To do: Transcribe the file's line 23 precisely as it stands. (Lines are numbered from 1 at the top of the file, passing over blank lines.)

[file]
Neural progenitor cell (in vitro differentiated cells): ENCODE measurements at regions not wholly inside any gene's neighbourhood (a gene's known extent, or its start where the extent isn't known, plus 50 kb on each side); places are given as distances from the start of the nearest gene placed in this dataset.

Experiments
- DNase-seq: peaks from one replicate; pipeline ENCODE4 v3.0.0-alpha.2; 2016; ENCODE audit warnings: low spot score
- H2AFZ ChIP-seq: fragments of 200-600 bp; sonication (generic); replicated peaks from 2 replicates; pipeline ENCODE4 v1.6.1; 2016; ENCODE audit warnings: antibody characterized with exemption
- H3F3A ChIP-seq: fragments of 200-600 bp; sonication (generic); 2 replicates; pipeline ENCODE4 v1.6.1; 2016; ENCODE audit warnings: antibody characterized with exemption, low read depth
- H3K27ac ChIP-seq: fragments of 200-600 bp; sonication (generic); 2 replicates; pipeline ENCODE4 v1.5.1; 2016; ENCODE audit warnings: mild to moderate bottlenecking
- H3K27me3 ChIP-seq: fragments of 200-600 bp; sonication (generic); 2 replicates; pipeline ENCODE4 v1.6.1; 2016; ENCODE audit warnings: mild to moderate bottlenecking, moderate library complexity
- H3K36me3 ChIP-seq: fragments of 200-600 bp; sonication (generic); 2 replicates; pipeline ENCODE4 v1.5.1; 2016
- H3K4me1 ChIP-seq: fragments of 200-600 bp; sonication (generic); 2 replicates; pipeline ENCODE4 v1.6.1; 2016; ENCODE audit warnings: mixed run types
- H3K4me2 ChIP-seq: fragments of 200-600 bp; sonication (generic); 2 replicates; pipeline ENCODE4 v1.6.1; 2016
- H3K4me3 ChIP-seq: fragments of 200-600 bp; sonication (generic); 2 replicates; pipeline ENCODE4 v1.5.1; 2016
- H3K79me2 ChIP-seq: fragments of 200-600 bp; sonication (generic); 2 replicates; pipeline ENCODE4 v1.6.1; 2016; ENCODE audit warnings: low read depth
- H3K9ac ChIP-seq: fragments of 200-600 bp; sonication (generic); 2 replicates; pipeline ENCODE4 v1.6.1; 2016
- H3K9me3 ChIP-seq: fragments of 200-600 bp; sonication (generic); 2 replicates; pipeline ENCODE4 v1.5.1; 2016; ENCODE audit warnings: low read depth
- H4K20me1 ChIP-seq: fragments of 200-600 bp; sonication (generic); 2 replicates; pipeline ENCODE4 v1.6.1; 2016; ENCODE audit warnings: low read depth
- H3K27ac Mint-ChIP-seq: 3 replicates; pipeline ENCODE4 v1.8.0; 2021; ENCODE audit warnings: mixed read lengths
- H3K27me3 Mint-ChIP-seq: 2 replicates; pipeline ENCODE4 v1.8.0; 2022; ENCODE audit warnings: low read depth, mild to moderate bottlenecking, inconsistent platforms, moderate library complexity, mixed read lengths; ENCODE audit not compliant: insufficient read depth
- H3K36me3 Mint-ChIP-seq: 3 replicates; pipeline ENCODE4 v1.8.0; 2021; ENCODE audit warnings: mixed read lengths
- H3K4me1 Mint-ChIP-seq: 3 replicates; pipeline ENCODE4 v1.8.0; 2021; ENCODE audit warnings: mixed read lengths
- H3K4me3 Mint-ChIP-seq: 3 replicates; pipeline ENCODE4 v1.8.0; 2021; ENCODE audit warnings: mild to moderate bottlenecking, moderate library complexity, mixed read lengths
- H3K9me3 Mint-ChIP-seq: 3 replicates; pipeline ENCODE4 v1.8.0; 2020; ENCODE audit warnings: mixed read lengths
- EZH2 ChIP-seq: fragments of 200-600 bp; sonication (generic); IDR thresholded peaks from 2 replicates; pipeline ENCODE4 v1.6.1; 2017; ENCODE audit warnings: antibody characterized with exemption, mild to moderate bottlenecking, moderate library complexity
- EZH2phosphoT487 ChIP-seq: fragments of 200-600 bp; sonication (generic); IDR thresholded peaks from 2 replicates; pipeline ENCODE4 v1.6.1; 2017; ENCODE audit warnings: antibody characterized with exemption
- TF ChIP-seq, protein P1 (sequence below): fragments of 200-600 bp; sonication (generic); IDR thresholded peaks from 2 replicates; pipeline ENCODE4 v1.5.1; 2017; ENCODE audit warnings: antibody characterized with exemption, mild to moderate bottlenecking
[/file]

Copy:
- EZH2phosphoT487 ChIP-seq: fragments of 200-600 bp; sonication (generic); IDR thresholded peaks from 2 replicates; pipeline ENCODE4 v1.6.1; 2017; ENCODE audit warnings: antibody characterized with exemption